While Henry David Thoreau was conducting his life experiment, living simply and deliberately in a cabin alongside Walden Pond in Concord, Massachusetts in 1845, he began to feel that “[t]he wildest scenes had become unaccountably familiar.” In Walden, he wrote, “I find myself, and still find, an instinct toward a higher, or, as it is named, spiritual life, as do most men, and another toward a primitive rank and savage one, and I reverence them both. I love the wild not less than the good.” Words like these hint toward an ostensible tension between a higher and a lower nature. But another way to read his account in Walden is that Thoreau thought, as has been evidentially borne out, that one and the same human nature can be the source for self-control, empathy, and reason on the one hand and dominance, revenge, and violence on the other. Further, the norms and institutions we create for ourselves will either cultivate our spiritual lives or allow our tendencies toward harm and destruction to thrive. From the Wild come our tendencies toward baser behaviors but also our tendencies toward the Good.
Thoreau’s reference to the Wild and the Good appears in Walden, in the chapter “Higher Laws,” between two incongruous passages. The passage appears after Thoreau confesses his desire to eat raw a woodchuck he saw scurrying about and before a passage saying there’s something inhumane and rather grisly about eating animals for sustenance. He writes, “No humane being, past the thoughtless age of boyhood, will wantonly murder any creature which holds its life by the same tenure that he [the boy] does. The hare in its extremity cries like a child.” And as if to emphasize he knows how inflammatory his comparison between a suffering rabbit and a suffering child might be, he writes, “I warn you, mothers, that my sympathies do not always make the usual phil-anthropic distinctions.” The sentence suggests that being philanthropic is not just a matter of bearing in mind the equality of persons but one of considering the suffering of all sentient creatures.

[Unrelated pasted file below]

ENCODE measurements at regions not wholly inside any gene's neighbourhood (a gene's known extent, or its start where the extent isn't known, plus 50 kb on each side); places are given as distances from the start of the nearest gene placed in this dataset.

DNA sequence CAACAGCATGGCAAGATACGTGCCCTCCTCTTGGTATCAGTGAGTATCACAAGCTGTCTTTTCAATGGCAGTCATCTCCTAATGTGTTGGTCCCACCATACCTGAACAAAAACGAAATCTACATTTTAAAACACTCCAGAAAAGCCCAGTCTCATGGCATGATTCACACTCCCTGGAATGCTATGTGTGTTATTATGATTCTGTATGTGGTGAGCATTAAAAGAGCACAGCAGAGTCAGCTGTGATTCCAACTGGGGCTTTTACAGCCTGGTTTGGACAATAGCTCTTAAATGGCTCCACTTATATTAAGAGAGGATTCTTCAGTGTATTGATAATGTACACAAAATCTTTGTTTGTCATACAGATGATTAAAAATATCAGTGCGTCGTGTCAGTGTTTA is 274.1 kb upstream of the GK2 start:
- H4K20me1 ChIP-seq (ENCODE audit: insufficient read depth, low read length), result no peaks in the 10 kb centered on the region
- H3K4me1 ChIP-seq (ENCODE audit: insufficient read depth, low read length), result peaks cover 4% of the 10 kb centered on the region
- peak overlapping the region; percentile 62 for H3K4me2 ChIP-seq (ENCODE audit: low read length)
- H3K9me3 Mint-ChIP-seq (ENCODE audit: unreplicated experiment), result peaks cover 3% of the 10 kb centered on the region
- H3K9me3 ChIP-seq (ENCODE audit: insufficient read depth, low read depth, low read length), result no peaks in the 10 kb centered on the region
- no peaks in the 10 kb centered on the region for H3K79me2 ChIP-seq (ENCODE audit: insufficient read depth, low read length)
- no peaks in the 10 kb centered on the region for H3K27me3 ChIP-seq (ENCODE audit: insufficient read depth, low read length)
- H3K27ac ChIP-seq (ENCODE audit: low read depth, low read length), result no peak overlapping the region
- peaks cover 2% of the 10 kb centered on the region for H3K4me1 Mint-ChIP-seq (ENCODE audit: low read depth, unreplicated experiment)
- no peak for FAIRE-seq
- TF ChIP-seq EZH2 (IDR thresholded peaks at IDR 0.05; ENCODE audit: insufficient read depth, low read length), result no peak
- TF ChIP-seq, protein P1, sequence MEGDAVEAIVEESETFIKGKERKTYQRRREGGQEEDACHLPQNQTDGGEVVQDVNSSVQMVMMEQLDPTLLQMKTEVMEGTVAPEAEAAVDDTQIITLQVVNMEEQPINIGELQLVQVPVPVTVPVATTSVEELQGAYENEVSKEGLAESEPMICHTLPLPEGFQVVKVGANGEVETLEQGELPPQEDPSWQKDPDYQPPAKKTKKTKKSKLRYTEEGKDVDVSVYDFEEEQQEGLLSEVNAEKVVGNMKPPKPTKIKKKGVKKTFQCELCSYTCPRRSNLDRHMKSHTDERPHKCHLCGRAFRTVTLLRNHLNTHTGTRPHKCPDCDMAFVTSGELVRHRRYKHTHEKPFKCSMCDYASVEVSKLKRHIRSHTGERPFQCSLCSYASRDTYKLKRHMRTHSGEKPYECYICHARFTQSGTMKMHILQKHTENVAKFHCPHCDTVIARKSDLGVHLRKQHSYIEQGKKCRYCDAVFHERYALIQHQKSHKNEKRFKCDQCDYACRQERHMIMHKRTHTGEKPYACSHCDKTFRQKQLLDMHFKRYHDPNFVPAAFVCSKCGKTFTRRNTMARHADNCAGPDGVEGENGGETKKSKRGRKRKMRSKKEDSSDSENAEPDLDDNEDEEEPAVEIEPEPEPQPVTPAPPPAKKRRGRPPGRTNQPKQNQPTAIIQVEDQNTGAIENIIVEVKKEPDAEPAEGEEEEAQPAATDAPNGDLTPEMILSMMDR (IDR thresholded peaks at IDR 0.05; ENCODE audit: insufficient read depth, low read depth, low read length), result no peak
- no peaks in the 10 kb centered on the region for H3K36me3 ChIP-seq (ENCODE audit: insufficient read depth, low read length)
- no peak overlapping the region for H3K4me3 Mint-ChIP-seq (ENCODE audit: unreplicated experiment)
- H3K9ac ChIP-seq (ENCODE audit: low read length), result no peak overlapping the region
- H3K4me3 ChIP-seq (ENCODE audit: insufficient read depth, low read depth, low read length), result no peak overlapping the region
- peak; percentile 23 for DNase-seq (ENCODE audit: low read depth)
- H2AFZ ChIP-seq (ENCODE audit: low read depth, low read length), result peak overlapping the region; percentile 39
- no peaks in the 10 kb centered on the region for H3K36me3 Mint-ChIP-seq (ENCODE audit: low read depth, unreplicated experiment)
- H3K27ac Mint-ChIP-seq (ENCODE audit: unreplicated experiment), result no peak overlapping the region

Thoreau reasons that making an animal suffer is much like making a child suffer. The reasoning parallels contemporary ethical discussions about how to think about the suffering of animals in view of our long history of consuming them, including in the works of Peter Singer and Michael Pollan. However, Thoreau does not mean for his reasoning to be conclusive. He is debating with himself. He is inviting dissent, or at the very least dialogue regarding the issue, just as he does in Walden with the strangers he meets.
The discussions that Thoreau has throughout his experiment in simple and deliberate living are philosophical in the broad sense. Sometimes the discussion centers on the injustices of the wage system, or at other times on what might be called the topic of multiple intelligences, Thoreau averring that those who are often called “simple” possess more intellectual capacity than they’re given credit for. The topics seem to emerge in these conversations effortlessly and naturally, like clouds from frozen water crystal, and then just as quickly pass.